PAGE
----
Kay is also skilled at conveying place and people, and while the reader is only privy to the small corners—distant and blurred—that the author introduces us to through his characters, the sheer amount of history, the sense of scope, and the shadow crumbs he summons for us to creep after—they all unveil a vicious grace, and a deft, sure hand. The author’s depiction of Batiara—his analogue of Renaissance-era Italy—is shadowy and lush, and the way he embroils his characters within its sweeping, brutal, imposing political realities is progressively gripping and suspenseful. It left me very keen to read more of his books in order to catch more glimpses of his whirling imagination.

    The latter section of the book, especially, overflows with life. Kay slowly, smartly braids his multiple storylines right up to the rattling conclusion. A chain of mishaps and revelations ensues, which shook the foundation of the story, and rendered me speechless, shaking my head back and forth like a weight on a string, my heart beating in alternating hope and despair.

    Kay’s infallible ability to assume his characters’ voices, to slip into their skins, brings the melancholy undertow of the novel into a sharper focus. The author peoples this tale with a dizzying range of characters, and his biggest triumph lies in the manner in which he renders each antecedent event an unfamiliar terrain made anew by every new perspective he introduces, giving each character an opportunity to capture the reader’s allegiance and making the definition of “good” and “evil” even harder to pin. My only qualm, however, is that the frequent, delirious swapping between characters, often multiple times mid-chapter, was markedly hard to get used to. Danio and Adria are two of multiple narrators, and with the exception of Danio—who speaks in the first person—their stories are told in alternating third-person narratives without any signposting of who they are to help the reader discern their voices.

    Luckily, the way

    revels in its subversion, and Kay’s choice to interrogate the tropes used to define what a “hero” is—as well as our underlying need to ask it—is enough to forgive. It’s also doubtless a testament to the quiet sureness of his voice and vision. This novel is, in many senses, a statement about how heroes don't always fit our definitions, nor should they, and that's what sung to me the most.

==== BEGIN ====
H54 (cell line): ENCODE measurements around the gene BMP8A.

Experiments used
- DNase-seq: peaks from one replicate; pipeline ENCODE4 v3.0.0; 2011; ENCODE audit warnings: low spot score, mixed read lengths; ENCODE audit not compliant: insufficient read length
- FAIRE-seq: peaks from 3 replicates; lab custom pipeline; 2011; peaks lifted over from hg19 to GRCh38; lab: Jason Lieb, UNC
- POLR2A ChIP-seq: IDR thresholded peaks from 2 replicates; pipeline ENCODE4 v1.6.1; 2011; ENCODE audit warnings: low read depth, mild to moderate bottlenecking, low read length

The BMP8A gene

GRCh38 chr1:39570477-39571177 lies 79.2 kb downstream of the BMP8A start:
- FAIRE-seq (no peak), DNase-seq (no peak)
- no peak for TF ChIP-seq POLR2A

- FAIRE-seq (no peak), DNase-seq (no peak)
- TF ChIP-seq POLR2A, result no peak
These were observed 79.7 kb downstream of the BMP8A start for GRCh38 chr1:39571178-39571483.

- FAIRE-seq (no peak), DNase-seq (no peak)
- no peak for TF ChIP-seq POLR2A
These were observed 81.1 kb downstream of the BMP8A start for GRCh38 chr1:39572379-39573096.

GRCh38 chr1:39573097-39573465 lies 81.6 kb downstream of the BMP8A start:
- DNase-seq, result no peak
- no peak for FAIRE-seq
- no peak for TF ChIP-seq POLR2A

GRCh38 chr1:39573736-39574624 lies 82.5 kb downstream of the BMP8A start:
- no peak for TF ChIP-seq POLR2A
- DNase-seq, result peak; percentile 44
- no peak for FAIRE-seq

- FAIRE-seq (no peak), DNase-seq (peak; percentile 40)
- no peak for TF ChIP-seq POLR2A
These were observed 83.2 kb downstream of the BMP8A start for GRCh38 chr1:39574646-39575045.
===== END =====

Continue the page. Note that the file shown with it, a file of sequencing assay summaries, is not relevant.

Danio tells the story of Adria, Folco and Teobaldo as they had been in the mists of his memory—two proud men, fractious and unyielding, each certain the world would fail without them, and the woman who had desires and defiance and powers more than others thought she ought to have—and the events that not only changed him, but transmuted him, transporting him to a parallel world with an altered gravitational axis. One would argue that, in the story of their lives, Danio is nothing more than a figure drifting on its edges.

    This is the story of the people who were still learning the world and their places in it when they found themselves entangled in these lies and games of power. It’s the story of courageous women who dared to break the mold of what’s expected of them, and the upright young men with fire in their bones. It’s about choices that are like the leap from a waterfall, events with a fierce kismet feel—a little too coincidental to be entirely coincidences—and “

    ” It’s about the quiet, tremulous achievements of the people whose names will not persevere against the relentless onslaught of time, but who nonetheless left a mark upon the face of the world. The author allows his storytelling to invest these tales with greater and greater vitality, which culminates in a deeply thoughtful and contemplative work of fiction.